The ability to communicate technical information in a way that non-technical individuals can understand is desirable and impressive for management to have among IT professionals. As an expert, you need to understand the technical terms but also have the ability to communicate them to stakeholders in an easy and understandable manner. IT professionals who want to start a career in cybersecurity are advised to earn a masters in cybersecurity to get the relevant technical and communication skills. Your previous IT knowledge and experience is certainly a benefit, however, entering the cybersecurity field requires brushing up on a few cybersecurity and communication skills explained below.
Risk Assessment and Management Skills
Risk assessment and management are two broad terms used to describe technical and non-technical tasks and procedures. For cybersecurity experts, it’s all about assessing risks, recognizing primary threats, and analyzing potential vulnerabilities.
Organizations generally require cybersecurity professionals to assess threats and grade systems based on how readily third-party agents could exploit them. These categories of threats include, but are not limited to, the following:
- Evaluating the risk of data leakage
- Service disruption
- Data abuse, and
- Malicious unauthorized access
In computer science, cryptography refers to secure information and communication techniques derived from mathematical concepts and a set of rule-based calculations called algorithms to transform messages in ways that are hard to decipher. Cryptography is used to create secure systems that ensure data secrecy, prevent illegal access, and verify the origin of incoming data.
Cybersecurity experts guard sensitive data from unauthorized individuals. Businesses hire professionals to develop unique cryptographic algorithms, safely integrate libraries, and so on.
Security operations cover various approaches for preventing, assessing, detecting, monitoring, and responding to constantly evolving cybersecurity threats.
Many businesses have dedicated security operations teams solely responsible for risk management. A cybersecurity expert needs to monitor and spot unusual activity on networks, servers, databases, or proprietary applications to operate on such a team.
Information assurance is the practice of using, processing, storing, and securely transmitting sensitive data.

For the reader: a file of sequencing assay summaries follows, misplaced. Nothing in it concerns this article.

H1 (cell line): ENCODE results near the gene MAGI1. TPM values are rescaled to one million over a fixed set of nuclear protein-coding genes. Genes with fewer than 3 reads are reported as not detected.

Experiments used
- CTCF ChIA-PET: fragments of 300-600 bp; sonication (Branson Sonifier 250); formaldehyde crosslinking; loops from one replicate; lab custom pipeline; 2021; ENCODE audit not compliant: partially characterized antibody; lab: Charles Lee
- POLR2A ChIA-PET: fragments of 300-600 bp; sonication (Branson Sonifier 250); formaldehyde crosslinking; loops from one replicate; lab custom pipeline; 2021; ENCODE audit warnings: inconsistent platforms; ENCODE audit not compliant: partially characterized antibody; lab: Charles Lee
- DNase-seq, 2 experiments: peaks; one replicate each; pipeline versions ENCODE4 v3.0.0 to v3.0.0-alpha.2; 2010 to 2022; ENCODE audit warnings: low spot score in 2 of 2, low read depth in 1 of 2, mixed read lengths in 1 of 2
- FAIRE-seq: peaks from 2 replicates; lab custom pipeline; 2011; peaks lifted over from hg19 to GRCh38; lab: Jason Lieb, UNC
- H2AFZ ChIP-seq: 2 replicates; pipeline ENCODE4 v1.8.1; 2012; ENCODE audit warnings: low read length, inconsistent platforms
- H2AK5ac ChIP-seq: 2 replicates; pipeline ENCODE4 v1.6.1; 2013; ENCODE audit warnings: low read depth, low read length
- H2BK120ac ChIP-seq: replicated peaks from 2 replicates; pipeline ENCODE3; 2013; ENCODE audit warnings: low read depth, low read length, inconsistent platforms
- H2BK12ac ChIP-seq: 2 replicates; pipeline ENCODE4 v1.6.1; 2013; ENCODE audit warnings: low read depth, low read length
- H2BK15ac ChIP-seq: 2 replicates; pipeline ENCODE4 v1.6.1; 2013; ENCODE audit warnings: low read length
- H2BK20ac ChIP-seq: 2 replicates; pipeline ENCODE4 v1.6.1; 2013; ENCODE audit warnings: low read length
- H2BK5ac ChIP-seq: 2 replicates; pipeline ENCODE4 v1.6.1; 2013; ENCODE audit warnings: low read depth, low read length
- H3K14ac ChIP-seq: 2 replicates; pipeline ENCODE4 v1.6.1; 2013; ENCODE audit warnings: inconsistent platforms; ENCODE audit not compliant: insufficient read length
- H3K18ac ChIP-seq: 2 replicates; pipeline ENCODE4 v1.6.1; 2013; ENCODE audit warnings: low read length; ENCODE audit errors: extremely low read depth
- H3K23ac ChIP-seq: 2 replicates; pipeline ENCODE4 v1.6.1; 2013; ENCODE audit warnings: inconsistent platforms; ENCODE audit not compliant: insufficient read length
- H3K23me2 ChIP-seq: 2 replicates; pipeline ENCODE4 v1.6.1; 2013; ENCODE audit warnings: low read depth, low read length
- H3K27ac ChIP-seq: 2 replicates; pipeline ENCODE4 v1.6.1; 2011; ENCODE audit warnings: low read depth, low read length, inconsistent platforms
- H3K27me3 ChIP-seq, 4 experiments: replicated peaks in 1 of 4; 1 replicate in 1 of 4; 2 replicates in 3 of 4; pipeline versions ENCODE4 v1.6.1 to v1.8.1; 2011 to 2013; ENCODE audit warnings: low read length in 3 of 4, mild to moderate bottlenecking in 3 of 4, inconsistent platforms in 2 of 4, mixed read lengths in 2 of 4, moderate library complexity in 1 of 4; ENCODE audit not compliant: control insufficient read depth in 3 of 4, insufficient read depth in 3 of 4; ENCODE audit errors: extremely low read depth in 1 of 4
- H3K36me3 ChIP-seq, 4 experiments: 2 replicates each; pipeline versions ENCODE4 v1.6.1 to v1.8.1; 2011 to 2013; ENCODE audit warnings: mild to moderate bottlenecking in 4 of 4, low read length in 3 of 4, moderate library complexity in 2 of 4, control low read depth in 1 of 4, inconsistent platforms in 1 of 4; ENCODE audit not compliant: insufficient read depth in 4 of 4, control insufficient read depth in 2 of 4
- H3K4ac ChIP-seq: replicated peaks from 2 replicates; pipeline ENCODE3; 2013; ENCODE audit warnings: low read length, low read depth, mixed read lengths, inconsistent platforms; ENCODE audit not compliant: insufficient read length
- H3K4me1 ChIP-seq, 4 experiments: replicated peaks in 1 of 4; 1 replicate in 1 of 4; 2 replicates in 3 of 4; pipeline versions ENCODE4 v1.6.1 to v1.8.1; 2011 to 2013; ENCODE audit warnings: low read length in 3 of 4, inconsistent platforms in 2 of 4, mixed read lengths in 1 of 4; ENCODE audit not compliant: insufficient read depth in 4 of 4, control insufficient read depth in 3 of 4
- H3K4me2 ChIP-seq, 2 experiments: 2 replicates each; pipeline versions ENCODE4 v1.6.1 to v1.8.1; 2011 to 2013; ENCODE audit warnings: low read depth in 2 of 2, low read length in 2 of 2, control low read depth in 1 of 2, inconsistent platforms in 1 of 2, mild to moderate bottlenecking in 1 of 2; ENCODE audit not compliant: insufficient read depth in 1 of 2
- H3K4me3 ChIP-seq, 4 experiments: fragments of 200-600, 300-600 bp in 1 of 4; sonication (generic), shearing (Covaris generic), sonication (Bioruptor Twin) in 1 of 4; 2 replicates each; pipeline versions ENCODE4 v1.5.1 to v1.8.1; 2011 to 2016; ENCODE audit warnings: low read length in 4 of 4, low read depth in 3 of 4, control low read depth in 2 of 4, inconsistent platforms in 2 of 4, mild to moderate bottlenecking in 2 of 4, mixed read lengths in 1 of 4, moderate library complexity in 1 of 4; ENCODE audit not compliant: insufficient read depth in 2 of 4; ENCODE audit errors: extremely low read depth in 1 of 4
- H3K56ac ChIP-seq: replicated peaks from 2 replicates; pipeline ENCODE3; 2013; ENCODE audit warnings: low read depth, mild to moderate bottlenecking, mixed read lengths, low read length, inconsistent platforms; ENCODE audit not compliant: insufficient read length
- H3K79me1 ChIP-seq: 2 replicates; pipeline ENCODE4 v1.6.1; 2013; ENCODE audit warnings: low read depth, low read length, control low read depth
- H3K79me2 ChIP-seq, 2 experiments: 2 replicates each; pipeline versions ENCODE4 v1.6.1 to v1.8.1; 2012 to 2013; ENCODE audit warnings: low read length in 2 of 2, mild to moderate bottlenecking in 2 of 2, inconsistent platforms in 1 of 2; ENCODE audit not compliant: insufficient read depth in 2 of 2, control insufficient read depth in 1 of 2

Continuous risk assessment and modifications to pre-established risk management plans are required for information assurance. Cybersecurity teams use this ability to ensure that information is kept secure.
- As cybersecurity analysts, you must effectively interact with clients and other company stakeholders during the risk assessment and management process.
- You need to interact with teams, clients, top management, etc. So, you need to articulate your thought process and make it understandable to different sets of people.
- Further, you need to present complex topics and present risk assessment information concisely to non-technical stakeholders.
Despite being well prepared and taking precautions, sometimes hackers still manage to breach the cybersecurity system, hack passwords, steal data, and/or access keys. Therefore, as a cybersecurity expert, your job description includes the following responsibilities: –
- Educating stakeholders about the need for robust security measures and ways to execute them properly.
- Updating your existing qualifications and skills to be able to deal with latest malware and technological upgrades.
According to a recent report from Global Knowledge. employers widely consider certifications to assess a jobseeker’s expertise, commitment, and passion for the job profile. This holds true in cybersecurity as well, especially where the number of cybersecurity workers with one or more credentials is on the rise.
According to Exabeam, a computer security firm, 33% of cybersecurity professionals have the Certified Information Systems Security Professional (CISSP) certification, 25 percent have the Certified Ethical Hacker (CEH) certificate, and 26 percent have the CompTIA Security+ certification. Other certifications include GIAC Security Essentials Certification (GSEC), Systems Security Certified Practitioner (SSCP), Computer Hacking Forensic Investigator (CHFI), etc.
In order to pursue such valuable certifications, you need to identify a trustworthy and accredited institution. EC-Council University (ECCU) is one such reputable university that offers many of these certifications along with the benefit of allowing the transfer of previously earned college credit. At ECCU, the credits earned in the certification can be transferred to a degree as well, if you later plan to pursue a degree.
Your résumé reflects your educational qualifications, accomplishments, and technical experience in the field. A degree in cybersecurity can add weight to your employability and assures your employer that you have the required know-how for the job.
If you’re applying for a job requiring security clearances, list them alongside your primary skills and also be sure to highlight your degree in cybersecurity. With the above-mentioned certifications and skills, you are very likely to have a great start in the field of cybersecurity and a promising career ahead.
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